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07 January 2014 @ 02:16 am
Hi, I'm 16, 5'5", 115 lbs and am on birth control if that matters. I've been reading about menstrual cups because I can't use tampons most of the time and pads are really annoying! I also tend to get pain if I wear a tampon for more than an hour. The problem is my mom and sister always make jokes about cups and think they're disgusting so I can't bring the subject up around them! I have a really light flow for most of my periods(the reason why I can't use tampons) and pads are uncomfortable and cause irritation. I'm really scared about the whole sticking-it-up-there thing because I'm afraid I won't be able to get it out. I've been looking at brands but they're all just kind of blending together and I'm getting quite confused. I also have no idea where my cervix sits but I do know for a fact that I'm a virgin(; but seriously, I am so lost and somewhat scared! Haha I've been searching to see if my questions have been answered before but I think I need them answered directly. Please help! Thank you!(:
 
 
Current Mood: confusedconfused
 
Alwynsabishii_kirito on January 7th, 2014 07:32 am (UTC)
First, you may want to get used to feeling yourself to get more comfortable. I don't mean sexually, but if you can relax while sticking a finger or two in, it might help make things easier if you do get a cup.

A lot of people have trouble getting it out at first, but it isn't generally a common problem once you get used to it. One thing you can do is try to find your cervix (stick finger in, feel around for something that has about the same feeling as the tip of your nose--firm, though it'll probably feel a little wet) and see how far up it is. Some people can sort of gauge what size cup to get based on that. If your cervix is really far up, you may want a longer cup, but longer cups may be uncomfortable if your cervix is low. If you do go searching, make sure to wash your hands first with an unscented soap! Some people are sensitive to fragrances and can get yeast infections, so be careful.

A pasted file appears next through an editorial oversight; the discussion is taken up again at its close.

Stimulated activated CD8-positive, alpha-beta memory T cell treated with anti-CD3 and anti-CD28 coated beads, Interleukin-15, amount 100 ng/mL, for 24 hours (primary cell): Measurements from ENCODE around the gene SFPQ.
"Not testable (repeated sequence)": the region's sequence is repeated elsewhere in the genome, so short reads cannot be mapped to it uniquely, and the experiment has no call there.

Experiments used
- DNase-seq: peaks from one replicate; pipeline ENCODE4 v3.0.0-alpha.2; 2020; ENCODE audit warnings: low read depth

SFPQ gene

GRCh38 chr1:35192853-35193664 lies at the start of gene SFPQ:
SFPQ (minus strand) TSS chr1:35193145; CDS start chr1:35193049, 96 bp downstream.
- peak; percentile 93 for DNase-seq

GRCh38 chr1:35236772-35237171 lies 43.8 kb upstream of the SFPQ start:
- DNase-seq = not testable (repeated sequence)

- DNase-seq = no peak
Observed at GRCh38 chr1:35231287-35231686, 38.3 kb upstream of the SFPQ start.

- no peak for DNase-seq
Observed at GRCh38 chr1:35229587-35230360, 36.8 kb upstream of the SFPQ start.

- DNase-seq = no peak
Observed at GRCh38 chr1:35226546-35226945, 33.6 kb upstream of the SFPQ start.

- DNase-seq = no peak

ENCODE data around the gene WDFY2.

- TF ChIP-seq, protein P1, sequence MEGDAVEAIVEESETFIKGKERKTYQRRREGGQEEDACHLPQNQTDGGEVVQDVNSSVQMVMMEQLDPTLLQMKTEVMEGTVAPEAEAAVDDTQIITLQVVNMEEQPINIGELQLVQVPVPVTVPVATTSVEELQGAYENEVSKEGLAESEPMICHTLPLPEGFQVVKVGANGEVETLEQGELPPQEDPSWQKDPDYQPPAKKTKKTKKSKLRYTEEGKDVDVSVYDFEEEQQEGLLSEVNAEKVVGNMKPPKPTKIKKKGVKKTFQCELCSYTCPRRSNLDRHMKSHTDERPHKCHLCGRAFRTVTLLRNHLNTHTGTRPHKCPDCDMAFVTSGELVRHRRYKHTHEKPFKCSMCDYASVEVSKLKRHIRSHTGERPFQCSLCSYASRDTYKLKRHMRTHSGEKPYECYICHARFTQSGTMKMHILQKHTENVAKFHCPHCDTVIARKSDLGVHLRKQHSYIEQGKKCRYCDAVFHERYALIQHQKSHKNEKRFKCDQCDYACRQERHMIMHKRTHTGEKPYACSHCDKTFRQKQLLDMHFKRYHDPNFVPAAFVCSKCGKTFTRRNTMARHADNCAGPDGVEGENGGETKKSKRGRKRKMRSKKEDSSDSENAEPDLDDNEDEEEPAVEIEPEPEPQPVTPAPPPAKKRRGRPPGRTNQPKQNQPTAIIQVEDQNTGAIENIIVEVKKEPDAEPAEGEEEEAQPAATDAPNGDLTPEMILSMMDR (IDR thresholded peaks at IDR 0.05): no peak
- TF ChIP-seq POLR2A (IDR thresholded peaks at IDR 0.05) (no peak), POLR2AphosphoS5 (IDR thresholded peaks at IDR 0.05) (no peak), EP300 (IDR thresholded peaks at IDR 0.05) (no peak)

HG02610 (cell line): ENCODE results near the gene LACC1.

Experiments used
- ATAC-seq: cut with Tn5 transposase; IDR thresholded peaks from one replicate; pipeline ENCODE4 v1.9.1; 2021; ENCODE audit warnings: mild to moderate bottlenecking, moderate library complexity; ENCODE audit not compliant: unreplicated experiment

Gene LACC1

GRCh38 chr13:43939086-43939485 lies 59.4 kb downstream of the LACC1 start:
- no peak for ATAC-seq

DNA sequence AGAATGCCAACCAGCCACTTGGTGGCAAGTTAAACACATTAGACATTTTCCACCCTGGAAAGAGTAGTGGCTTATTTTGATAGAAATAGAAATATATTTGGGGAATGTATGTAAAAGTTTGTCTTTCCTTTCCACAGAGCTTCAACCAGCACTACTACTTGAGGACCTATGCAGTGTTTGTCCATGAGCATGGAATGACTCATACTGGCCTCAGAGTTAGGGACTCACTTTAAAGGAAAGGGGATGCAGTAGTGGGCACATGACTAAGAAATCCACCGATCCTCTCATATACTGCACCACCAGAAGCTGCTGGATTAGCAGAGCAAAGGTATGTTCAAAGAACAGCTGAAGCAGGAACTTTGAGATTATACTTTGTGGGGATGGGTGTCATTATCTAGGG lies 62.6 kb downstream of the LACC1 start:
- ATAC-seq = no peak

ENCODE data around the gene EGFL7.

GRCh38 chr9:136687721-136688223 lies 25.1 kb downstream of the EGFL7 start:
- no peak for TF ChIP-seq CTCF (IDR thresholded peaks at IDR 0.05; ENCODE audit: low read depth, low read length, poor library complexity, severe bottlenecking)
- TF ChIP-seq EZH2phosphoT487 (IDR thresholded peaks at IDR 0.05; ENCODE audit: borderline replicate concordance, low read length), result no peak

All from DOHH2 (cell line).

I forget what tag it's under (maybe diagrams and pictures?) but there is a really nice table that shows the width, height, and capacity of each cup. If finding your cervix isn't a problem, a smaller cup might be a good idea to help you get more comfortable with it. Since your flow is light, it would make sense anyway (assuming your cervix wasn't super high). Some discomfort might be caused by the stem, but with many brands you can cut it off or trim it carefully to prevent any pain.

As for your family members... That's a tough one. It's hard to get people to understand something that they find disgusting, though they might be more willing to listen after you get yours (if you get one). It also might open their eyes once they realize how much waste reduction there is and the cost reduction over time.

If buying one is a problem, SoftCups (disposable) are sold at some Targets, and sometimes their Facebook page offers free samples; they actually just had a promotion, but I think it might be over now. DivaCups are sold in some sports stores in North America, and sometimes natural grocers/health food stores will also have a few brands (I've only noticed Diva Cups and Moon Cups). They will probably be more expensive than they are online, though, so if money is an issue finding a sale would probably be easier on the internet.